Thursday, August 23, 2012

Review: Giordano's Pizza, Chicago

A few disclaimers are in order here:  I’m not fond of Chicago style deep-dish “pizza” in a general sense. I enjoy a fat Sicilian square, and a puffy Neapolitan slice, but it’s the thin-and-crisp Trenton/Brooklyn crust that is my go-to pie.  While it’s been a few years since my last visit to Chicago, EPBAC (Eats Pizza But Avoids Cheese) and VACK (Vegetable-Avoiding College Kid) recently made a weekend jaunt to the Windy City. 

They headed out to Giordano’s ("Famous Stuffed Pizza") in the Loop, ate some deep-dish, and brought home to me the final slice. So I did not have the in-restaurant hot-from-the-oven experience; this review is based on one slice that I re-heated at home.
Click on any pic to enlarge

Quite recently, a colleague also visited Chicago and came back with a nice report on the deep dish pie he got at Geno’s East. (Review here: Genos' East Review). Hence, I was open to the possibility that I may have been too hard in my view on Chicago “pizza.”

I took the remaining slice and gave it a loving re-heat in a frying pan, to crisp the bottom without drying out the top. It was about an inch thick, with a thick and dense crust on the bottom, then a big layer of white mozzarella, some roasted green peppers and chunks of sausage, and then topped with a layer of thick deep red tomato sauce. Kind of pretty to look at, with a dusting of aged cheese on top.

How did it taste? I’ve been seeking some kind, modulated terms. Terms like “bland,” however, don’t get the job done. While EPBAC naturally objected to the thick layer of buried cheese and VACK (Brooklyn native) felt it was “overrated,” my summary description is “crappy.”  This really was one sorry excuse for pizza, and I cannot fathom at all why folks get excited over this blob casserole. It’s gotta come in close to 1,000 calories per slice and that is really a shame that you might otherwise allocate that intake to thousands of tastier foods.

What was wrong with this pie? First of all, it’s not pizza. It’s a casserole. Now, that alone doesn’t kill it.  You might never get the wondrous alchemy of flavors AND textures such as occurs at Totonno’s in Coney Island or Papa’s Tomato Pies in Trenton, but you should be able to get the flavors, at least.  But the crust was flavorless. The cheese was less interesting than Velveeta, and that giant layer of magma never saw the heat of the oven, buried as it was under a sea of red sauce; hence, it had no chance to brown, caramelize, or otherwise acquire some hint of texture, flavor, or interest.

Ordinarily, I avoid green peppers on pizza because their strong flavor overwhelms some of the other savory aromas and tastes from the crust, cheese, and sauce. Here, however, they were most welcome because they offered the only sniff of any compelling ingredient. The sausage lacked the garlic and fennel of the lovely chunks of real Italian sausage that grace the surfaces of DeLorenzo’s and Denino’s and Pepe’s tomato pies. And, like the cheese, being buried in that deep-dish landfill deprived the sausage of any chance to get some nice oven browning.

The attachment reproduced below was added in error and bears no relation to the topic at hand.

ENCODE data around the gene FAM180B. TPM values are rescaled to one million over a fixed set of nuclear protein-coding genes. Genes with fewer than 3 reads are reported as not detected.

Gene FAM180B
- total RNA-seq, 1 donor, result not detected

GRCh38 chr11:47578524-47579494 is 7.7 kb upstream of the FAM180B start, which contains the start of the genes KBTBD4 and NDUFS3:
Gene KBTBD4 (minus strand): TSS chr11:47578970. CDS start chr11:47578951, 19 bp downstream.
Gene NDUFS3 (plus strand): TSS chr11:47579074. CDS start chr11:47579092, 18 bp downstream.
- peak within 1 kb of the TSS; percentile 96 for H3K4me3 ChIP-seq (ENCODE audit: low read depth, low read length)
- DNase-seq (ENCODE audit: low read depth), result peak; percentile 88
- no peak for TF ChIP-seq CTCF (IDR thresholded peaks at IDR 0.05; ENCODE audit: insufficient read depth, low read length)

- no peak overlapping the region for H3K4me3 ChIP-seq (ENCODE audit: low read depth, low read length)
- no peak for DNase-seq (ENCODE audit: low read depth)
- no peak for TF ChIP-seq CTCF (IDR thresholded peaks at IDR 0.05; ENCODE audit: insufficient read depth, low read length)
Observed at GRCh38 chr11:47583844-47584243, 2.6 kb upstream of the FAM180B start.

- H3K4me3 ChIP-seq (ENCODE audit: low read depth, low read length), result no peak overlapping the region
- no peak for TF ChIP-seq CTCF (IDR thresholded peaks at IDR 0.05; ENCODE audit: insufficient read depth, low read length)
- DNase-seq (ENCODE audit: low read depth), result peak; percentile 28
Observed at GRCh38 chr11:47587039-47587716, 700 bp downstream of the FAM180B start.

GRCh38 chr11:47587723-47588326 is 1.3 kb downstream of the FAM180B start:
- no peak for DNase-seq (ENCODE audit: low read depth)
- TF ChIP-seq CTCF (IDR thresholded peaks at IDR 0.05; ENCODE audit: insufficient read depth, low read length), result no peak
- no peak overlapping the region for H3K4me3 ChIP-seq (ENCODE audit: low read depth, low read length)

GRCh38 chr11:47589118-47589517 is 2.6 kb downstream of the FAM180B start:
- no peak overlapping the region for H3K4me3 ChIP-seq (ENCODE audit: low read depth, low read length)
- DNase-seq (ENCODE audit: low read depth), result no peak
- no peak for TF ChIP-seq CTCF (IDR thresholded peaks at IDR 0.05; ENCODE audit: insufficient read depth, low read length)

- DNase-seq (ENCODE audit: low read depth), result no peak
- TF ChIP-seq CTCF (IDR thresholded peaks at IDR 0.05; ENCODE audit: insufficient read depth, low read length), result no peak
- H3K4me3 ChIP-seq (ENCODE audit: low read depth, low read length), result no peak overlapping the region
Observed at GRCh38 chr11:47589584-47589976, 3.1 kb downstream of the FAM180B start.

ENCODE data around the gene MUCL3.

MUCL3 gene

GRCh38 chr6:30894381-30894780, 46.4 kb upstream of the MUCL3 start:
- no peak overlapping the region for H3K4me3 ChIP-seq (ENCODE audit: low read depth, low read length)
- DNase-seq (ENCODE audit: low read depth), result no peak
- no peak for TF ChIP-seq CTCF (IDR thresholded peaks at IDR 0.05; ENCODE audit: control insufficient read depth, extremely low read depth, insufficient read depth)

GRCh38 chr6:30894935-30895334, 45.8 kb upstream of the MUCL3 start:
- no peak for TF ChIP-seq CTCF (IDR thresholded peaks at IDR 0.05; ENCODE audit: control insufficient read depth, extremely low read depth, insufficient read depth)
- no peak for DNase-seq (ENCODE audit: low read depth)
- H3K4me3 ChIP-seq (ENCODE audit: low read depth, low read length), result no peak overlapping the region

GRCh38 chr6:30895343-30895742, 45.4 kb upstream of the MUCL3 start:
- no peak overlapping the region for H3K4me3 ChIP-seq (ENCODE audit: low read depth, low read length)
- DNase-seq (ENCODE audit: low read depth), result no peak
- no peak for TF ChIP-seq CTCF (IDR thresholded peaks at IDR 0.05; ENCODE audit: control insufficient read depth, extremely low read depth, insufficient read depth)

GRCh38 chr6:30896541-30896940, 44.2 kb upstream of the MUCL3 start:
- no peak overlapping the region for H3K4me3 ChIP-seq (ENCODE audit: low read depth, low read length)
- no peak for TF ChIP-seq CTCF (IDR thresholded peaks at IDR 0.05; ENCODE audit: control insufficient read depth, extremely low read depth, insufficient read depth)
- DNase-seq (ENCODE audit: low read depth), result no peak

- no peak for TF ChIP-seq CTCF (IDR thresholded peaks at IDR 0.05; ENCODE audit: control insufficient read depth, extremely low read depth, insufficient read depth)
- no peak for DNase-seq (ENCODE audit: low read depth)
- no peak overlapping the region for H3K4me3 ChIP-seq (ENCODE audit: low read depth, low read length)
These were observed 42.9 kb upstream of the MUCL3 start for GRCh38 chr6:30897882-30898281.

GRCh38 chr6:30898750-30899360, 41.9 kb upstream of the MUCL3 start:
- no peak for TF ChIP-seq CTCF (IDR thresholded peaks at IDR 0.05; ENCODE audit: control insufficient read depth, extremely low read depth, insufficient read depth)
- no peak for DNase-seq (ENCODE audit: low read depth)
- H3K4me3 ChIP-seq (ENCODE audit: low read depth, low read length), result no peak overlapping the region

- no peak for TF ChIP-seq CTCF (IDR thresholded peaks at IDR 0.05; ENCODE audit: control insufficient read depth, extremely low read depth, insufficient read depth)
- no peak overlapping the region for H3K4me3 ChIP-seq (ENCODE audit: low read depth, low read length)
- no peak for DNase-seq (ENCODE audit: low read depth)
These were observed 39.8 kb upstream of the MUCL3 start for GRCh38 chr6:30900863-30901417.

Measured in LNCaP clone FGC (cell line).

There are several pizza joints in the Philly area that make “upside down” pizza where the sauce is on top. I’m not a fan, because the cheese needs to be bubbled and browned, but at least those east coast places have a signature sauce to show off. Did Giordano’s?  It sure didn’t. This sauce was less compelling that store-brand jarred sauce. Honestly, I don’t know why I finished this hapless lump of “pizza” except perhaps I needed to show gratitude to EPBAC and VACK for hauling it back from Chicago.

I’m going to give the crust a 3 (it wasn’t soggy, at least). The cheese gets a 1, the sauce gets a 2, the sausage gets a 3, the peppers get a 7.  Overall, this is one of the sorriest sacks of crap I’ve seen served up as “pizza.”  Not even a tourist should be subject to this. This pizza gets a “2” overall and ranks with Papa John’s as the worst stuff I’ve eaten since the inception of Pizza Quixote. My bias against deep-dish has been not only affirmed, but solidified.  

Giordano's Pizza on Urbanspoon


  1. Giordano's has gone downhill for quite awhile now. Should've brought back Lou Malnati's.

    Have you tried Chicago thin crust, by any chance? Pat's, Pizano's, and Vito & Nick's are good places to start.

    Also, several Chicago pizzerias serve traditional Neapolitan-style pie, notably Coalfire and Spacca Napoli.

    1. YES to Vito and Nick's! See the review on this blog!

  2. Hi Kingman, I was so eager to try Great Lakes thin-crust, but I understand they closed up. The other thin-crusts you mention are on my list, but I don't get to Chicago very often. I will have a few hours to kill near Midway in November - what pie should I target? Not gonna make it downtown, where I know the better pizzas can be found. Thanks for all the good tips!

  3. Update: I had the deep dish at Louisa's in Crestwoood, 10 miles South of Midway Airport in Chicago. It was superb, and changed my mind about Chicago style. See review on this blog.

  4. Seriously? You RE-HEATED a piece of Giordano's stuffed pizza (in a pan where, of course the would not have a chance to reach the top & middle of the slice) and then had the audacity to criticize it? Of course a day old half-warm & hald-cold piece of pizza would taste like crap (unless you're a starving college student!). And based on a non-Chicago bias on top of it? Do us all a favor, if you don't even appreciate Chicago style pizza, don't bother to review it.

  5. Fair enough! This review was 5 years ago - and I have found some excellent Chicago style pies since. Louisas in Crestwood is the best I have eaten, but I also enjoyed Exchequer and Pizanos in the Loop. I would like to give Giordanos another try, but this one was lacking flavor and character, even in light of the non-ideal circumstances. Appreciate the feedback, AnonSim!